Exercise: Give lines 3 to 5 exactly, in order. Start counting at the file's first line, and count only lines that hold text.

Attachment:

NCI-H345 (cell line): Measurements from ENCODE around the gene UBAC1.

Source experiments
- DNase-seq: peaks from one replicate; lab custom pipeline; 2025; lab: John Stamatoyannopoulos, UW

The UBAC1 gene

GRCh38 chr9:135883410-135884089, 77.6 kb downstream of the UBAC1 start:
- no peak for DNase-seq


- DNase-seq: peaks from one replicate; lab custom pipeline; 2025; lab: John Stamatoyannopoulos, UW

The UBAC1 gene

GRCh38 chr9:135883410-135884089, 77.6 kb downstream of the UBAC1 start: